02-02-2010 02:34 AM
bobc99 Can you get under the Oak Hill bridge with your J/34 or are there other bridges that are the problem?
02-01-2010 10:50 PM
j34035
Quote:
Originally Posted by bobc99 View Post
It was nice to see Kentucky Lake rec'd by a couple people. Anyone know what depth of keel would be maximum for there down to the gulf?
Hello Bob,
I have been sailing Kentucky Lake since 1981 and while everyone talks about it being a shallow lake, I have found it to be good water in most places. Just like any lake, you can find shallows that you can find your share of grief in. I would not be scared of 6.5 to 7 feet of draft, and if you stay in the channel, you can go to the gulf through the Tenn Tom most anytime. Your biggest problem is bridge clearance, I think about 40'-45' is the max before you have to pull the stick. I'm not going to say it is the best sailing lake, but it is one of the good ones and the eastern shoreline is all TVA ground (Land Between the Lakes) so you can always find some good anchorages that are quite secluded. It is a pretty nice spot in the world!!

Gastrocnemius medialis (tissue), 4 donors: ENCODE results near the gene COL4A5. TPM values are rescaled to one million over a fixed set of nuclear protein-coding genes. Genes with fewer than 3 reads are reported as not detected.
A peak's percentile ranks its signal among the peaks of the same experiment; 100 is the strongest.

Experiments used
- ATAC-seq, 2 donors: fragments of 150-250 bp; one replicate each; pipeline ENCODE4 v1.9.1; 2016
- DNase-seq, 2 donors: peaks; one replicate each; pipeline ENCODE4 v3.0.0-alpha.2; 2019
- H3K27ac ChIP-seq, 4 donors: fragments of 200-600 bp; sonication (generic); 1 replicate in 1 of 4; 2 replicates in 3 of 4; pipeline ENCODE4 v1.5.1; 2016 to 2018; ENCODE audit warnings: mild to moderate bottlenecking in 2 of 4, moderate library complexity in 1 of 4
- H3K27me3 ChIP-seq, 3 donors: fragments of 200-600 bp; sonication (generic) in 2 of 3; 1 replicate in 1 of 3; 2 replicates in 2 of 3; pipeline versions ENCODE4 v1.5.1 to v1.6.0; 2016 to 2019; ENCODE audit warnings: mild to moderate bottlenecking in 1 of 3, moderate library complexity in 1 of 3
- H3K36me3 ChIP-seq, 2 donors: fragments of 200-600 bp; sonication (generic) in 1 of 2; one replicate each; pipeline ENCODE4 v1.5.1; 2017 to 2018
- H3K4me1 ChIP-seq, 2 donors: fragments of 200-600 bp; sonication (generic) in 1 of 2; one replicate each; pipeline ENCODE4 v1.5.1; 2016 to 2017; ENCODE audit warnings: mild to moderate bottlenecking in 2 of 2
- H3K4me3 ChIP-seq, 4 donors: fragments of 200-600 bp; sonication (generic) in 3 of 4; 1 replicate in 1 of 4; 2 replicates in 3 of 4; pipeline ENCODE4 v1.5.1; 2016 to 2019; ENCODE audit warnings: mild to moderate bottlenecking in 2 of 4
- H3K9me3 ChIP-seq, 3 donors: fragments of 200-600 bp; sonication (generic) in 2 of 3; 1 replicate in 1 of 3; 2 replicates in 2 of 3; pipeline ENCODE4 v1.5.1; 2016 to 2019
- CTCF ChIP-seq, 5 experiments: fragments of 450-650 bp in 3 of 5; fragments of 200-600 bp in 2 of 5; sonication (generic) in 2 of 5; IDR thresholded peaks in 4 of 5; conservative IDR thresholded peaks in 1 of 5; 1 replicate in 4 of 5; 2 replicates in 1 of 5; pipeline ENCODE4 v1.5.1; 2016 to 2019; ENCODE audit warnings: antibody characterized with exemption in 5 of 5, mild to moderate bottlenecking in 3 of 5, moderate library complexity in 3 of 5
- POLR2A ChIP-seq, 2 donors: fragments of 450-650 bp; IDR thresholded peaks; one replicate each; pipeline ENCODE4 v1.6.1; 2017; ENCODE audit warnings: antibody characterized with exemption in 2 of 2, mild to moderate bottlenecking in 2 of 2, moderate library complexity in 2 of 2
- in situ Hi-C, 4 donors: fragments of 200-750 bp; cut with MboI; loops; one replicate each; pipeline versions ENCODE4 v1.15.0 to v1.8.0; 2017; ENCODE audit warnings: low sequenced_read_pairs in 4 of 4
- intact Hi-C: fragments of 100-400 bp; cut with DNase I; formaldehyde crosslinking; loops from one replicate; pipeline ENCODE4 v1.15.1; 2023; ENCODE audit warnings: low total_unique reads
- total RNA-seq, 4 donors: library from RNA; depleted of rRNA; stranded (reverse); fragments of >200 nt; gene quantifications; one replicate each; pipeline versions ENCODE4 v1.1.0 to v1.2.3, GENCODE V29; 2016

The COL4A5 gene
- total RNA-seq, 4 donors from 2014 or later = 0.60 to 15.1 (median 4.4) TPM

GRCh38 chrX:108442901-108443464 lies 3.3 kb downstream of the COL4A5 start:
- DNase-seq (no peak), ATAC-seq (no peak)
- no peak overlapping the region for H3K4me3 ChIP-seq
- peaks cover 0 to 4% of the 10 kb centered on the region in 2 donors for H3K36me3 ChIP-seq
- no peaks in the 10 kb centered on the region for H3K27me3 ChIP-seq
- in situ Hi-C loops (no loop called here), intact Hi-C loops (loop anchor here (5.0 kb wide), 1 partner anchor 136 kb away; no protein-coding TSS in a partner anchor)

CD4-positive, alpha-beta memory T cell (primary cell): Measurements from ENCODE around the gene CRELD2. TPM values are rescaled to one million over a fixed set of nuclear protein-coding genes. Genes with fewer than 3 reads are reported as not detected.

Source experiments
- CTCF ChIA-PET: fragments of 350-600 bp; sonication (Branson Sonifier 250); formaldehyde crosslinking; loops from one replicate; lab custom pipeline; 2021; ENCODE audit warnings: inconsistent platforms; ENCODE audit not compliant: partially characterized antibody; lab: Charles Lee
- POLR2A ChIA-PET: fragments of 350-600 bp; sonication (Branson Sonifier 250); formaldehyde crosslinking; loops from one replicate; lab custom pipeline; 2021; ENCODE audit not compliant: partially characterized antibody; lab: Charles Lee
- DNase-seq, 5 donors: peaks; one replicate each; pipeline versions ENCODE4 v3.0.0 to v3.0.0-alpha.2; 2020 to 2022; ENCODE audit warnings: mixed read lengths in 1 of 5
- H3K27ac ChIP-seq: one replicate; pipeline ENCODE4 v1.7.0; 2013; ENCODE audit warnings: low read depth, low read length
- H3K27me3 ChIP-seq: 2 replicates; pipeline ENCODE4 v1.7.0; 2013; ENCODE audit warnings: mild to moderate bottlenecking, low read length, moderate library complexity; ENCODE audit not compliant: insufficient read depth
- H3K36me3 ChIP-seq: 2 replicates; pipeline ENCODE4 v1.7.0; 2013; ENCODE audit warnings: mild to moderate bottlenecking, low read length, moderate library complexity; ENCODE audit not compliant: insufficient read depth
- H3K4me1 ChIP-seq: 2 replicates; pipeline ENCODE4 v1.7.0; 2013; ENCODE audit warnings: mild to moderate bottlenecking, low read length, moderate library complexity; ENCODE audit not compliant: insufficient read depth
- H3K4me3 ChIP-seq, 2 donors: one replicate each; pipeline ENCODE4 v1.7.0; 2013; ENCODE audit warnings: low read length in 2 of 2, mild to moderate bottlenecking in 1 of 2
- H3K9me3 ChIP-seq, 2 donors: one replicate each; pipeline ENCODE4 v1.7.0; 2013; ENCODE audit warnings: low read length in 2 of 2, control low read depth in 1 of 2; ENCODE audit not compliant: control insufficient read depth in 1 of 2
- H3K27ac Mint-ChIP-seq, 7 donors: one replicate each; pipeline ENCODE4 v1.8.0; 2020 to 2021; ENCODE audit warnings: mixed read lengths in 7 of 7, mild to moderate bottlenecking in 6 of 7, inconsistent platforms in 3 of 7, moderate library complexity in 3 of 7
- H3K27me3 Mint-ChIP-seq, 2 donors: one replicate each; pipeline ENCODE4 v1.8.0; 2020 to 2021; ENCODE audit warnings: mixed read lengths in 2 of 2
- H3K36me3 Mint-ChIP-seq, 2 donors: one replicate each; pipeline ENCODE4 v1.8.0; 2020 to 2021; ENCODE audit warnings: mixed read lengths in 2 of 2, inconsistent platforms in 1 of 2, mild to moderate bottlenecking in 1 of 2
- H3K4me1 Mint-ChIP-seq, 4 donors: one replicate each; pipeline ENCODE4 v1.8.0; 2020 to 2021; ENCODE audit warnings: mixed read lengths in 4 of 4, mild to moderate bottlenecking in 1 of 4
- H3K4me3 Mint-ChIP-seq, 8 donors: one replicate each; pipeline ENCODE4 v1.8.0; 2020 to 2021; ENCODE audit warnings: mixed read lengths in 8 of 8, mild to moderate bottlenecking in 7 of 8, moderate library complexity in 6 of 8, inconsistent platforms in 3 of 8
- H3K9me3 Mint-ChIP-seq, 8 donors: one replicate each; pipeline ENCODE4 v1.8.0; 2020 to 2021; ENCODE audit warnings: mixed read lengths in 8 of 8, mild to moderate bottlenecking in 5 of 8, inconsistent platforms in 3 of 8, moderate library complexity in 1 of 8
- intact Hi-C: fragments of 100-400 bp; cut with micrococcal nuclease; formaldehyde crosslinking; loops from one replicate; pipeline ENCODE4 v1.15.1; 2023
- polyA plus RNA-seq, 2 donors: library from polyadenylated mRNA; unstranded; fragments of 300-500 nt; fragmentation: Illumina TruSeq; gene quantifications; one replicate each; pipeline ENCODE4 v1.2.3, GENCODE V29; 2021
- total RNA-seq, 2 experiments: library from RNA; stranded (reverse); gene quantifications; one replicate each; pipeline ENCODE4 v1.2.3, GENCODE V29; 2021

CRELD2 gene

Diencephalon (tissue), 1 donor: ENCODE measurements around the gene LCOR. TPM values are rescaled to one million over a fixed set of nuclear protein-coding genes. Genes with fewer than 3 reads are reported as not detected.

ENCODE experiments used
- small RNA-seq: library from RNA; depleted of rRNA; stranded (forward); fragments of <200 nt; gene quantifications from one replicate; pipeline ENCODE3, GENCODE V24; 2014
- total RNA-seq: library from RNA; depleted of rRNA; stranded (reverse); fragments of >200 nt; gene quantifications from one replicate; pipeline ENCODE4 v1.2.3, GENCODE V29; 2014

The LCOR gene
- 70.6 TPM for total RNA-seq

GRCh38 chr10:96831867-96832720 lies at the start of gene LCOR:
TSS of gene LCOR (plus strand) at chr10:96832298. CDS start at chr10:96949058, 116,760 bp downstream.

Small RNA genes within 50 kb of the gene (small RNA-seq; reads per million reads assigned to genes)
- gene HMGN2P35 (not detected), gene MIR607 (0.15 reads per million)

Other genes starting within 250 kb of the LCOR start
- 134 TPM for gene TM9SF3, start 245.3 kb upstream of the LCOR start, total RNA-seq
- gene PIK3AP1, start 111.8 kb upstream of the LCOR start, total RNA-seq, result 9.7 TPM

DD
02-01-2010 08:32 PM
bobmcgov
Quote:
Originally Posted by bubb2 View Post
The greatest lake to sail on is Beaver Dam lake in Northern Indiana. I spent my youth sailing the summers away on that lake. The lake is a little under 400 acres. But, for a 12 year old kid and a old wood Lighting sailboat, it was every bit the adventures I read about in the books. Breaking waves that were 2 feet tall. Sea monsters, well you would see a snapping turtle every now and then. The Pirates that board your vessel, that would be my Dad coming out in the motor boat telling me it was time for dinner.

A few years back, I bought a 15 foot Mutineer in Tennessee. A toy to play with, when I didn't want to play with our Beneteau. On our way back to New York after picking up the boat, I stooped with the boat at Beaver Dam. We launched our new to us boat and all 6 of us piled in and across the lake we went. Grandmother was not impressed how the boat was overloaded with her grandkids, But the kids and I were loving it.

Yep, 40 years later sailing with my kids, Beaver Dam Lake is still the best.